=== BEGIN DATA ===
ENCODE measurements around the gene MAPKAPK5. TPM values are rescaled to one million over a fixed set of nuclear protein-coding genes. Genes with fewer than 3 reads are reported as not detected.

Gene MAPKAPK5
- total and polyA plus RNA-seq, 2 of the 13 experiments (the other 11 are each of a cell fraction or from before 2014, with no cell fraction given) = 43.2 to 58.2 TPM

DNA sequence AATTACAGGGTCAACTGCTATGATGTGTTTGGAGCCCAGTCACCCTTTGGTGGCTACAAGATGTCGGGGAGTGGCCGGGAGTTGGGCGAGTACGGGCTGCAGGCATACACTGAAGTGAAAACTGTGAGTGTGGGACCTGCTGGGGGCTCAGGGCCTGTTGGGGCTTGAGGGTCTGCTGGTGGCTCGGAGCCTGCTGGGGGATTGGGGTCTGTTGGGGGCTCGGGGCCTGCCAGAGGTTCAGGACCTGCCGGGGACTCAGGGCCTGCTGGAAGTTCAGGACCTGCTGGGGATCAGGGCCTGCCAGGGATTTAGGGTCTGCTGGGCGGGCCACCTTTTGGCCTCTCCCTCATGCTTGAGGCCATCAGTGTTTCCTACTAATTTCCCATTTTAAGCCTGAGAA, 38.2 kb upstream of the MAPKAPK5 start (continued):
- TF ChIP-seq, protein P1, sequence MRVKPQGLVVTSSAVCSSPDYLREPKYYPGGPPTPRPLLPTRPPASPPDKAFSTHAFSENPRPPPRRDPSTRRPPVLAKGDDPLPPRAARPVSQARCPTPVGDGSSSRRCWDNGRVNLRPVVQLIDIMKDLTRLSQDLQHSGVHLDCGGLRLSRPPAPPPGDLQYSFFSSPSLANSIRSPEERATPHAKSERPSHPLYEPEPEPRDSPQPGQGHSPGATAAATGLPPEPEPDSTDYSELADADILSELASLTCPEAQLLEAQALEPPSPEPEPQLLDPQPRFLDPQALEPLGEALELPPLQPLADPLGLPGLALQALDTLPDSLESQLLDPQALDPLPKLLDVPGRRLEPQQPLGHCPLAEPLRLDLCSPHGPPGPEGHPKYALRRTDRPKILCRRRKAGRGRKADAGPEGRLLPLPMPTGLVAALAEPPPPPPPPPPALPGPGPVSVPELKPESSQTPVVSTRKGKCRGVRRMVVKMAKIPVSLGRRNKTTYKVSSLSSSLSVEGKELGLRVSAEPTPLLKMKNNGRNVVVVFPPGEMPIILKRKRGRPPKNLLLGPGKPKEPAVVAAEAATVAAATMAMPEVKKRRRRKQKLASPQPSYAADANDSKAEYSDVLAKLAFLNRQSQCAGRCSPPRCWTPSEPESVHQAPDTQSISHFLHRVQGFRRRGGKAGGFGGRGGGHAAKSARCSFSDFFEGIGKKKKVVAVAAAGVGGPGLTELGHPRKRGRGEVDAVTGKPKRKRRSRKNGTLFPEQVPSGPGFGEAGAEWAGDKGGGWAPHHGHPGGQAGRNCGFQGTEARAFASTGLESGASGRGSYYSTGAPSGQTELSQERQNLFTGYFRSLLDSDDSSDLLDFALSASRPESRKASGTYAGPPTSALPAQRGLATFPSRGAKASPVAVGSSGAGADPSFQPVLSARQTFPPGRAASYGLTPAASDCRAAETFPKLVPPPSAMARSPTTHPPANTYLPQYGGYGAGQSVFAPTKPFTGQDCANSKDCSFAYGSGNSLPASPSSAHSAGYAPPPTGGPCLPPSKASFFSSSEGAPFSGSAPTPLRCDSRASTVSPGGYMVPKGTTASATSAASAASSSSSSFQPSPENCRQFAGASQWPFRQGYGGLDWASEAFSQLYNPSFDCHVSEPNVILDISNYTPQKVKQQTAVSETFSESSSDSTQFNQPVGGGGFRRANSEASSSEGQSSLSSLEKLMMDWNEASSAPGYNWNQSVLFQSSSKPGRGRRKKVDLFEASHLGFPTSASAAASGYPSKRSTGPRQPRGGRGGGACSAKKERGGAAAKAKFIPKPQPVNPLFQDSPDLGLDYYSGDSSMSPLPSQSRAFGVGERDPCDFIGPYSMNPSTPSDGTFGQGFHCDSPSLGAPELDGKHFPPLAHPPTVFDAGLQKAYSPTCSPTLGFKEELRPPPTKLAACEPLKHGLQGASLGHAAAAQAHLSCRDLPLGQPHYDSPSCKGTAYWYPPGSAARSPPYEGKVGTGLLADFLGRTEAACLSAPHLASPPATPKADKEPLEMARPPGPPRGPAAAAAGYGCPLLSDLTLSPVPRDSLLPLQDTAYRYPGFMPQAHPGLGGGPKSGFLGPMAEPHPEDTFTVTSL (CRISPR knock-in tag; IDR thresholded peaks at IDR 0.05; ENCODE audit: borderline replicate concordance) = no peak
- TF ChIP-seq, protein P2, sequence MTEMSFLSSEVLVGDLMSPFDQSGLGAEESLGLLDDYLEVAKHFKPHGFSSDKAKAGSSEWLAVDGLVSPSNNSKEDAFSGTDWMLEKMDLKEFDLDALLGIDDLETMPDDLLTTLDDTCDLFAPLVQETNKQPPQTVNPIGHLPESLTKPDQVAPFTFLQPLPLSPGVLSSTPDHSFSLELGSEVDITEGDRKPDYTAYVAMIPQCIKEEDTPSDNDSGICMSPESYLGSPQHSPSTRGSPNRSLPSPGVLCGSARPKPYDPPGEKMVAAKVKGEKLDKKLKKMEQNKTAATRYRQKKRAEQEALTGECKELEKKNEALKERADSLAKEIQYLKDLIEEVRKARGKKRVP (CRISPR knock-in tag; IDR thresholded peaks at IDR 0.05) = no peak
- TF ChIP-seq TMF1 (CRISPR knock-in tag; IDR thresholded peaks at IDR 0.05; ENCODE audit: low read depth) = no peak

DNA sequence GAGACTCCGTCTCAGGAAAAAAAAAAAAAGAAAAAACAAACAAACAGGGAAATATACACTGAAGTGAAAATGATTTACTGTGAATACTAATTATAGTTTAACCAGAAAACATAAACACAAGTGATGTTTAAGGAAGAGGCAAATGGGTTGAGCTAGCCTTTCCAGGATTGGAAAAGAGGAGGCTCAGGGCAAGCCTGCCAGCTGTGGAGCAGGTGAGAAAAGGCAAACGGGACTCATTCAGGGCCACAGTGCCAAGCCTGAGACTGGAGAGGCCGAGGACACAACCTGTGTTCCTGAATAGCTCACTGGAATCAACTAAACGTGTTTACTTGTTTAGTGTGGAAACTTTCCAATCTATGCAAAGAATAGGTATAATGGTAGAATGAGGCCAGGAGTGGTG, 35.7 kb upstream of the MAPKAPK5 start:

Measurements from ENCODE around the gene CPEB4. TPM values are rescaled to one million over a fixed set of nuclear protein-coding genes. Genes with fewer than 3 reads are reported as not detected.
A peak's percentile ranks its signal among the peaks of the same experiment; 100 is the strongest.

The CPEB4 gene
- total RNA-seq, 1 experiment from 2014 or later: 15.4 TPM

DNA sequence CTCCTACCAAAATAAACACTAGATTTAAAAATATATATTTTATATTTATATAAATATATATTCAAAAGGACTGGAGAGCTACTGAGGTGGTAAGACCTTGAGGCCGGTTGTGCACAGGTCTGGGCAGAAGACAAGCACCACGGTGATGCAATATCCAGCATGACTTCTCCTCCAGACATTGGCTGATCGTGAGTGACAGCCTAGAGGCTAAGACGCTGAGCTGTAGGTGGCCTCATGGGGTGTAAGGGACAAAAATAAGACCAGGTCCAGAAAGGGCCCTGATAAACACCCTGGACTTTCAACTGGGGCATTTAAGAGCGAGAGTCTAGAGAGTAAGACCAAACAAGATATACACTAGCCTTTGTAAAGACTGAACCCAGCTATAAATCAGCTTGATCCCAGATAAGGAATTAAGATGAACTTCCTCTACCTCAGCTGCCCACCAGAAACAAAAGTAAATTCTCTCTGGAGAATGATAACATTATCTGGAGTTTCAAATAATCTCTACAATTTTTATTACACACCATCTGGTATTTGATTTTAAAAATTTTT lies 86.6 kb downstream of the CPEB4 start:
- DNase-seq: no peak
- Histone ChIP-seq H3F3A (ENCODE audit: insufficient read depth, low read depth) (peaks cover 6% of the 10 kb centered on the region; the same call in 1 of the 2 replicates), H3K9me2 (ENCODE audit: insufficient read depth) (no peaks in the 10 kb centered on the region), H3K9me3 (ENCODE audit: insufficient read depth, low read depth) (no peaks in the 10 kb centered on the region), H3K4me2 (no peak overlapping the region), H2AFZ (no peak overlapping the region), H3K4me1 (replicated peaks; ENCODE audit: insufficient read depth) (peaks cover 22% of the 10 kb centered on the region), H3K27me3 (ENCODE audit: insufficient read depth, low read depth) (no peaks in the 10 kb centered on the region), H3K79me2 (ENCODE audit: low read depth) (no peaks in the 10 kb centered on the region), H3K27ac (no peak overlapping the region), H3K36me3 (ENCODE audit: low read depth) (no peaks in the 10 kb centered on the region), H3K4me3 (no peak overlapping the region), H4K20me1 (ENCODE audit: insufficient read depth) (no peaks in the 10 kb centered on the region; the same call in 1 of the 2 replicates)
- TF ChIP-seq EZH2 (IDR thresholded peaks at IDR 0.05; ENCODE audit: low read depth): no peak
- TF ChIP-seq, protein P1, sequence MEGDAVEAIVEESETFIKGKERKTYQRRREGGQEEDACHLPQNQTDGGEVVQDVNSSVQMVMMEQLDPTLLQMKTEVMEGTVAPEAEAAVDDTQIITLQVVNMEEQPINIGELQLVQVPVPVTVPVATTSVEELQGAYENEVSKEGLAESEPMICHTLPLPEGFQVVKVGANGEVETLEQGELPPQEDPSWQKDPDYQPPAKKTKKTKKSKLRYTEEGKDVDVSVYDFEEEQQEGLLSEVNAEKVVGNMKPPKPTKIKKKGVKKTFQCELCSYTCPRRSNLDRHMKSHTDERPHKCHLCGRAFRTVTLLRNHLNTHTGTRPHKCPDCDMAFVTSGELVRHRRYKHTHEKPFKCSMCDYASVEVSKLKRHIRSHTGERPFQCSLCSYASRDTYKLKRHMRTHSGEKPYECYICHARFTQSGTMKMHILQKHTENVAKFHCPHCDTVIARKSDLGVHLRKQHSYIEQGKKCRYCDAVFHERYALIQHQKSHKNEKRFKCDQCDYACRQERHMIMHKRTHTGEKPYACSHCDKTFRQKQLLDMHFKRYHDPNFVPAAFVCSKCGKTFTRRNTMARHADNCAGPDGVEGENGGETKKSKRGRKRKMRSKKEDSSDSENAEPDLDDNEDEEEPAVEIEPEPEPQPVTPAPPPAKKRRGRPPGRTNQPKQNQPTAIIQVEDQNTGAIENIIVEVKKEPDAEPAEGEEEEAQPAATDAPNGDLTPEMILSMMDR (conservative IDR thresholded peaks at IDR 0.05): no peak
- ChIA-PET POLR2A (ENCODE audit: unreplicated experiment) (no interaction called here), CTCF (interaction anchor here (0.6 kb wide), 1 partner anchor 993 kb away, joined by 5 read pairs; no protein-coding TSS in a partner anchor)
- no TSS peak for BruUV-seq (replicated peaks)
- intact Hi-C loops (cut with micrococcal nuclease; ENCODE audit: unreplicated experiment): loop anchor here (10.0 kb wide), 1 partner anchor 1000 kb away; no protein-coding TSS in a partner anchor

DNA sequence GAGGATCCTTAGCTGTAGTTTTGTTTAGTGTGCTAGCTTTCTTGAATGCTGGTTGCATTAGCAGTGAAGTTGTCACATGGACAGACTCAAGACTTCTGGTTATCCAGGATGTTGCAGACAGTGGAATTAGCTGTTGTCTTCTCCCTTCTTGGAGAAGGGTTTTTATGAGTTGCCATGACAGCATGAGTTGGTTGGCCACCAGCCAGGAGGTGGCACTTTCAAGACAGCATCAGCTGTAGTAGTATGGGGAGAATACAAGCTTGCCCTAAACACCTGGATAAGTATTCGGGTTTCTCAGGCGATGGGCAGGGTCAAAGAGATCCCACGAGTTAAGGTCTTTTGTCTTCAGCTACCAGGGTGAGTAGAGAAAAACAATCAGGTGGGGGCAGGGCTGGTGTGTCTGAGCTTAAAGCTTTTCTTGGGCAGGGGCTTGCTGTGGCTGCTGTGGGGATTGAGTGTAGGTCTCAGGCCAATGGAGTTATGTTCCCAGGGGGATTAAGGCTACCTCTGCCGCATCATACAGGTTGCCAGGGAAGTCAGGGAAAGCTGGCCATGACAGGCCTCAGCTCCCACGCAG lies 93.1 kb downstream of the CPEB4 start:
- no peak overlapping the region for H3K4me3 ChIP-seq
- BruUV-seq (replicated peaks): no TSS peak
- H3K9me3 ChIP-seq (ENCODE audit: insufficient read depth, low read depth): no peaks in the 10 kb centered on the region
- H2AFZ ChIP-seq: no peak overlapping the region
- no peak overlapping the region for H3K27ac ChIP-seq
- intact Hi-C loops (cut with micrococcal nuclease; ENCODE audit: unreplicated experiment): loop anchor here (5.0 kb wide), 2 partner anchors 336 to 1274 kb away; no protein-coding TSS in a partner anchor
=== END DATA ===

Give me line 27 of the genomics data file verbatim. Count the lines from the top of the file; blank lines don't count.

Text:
- intact Hi-C loops (cut with micrococcal nuclease; ENCODE audit: unreplicated experiment): loop anchor here (5.0 kb wide), 2 partner anchors 336 to 1274 kb away; no protein-coding TSS in a partner anchor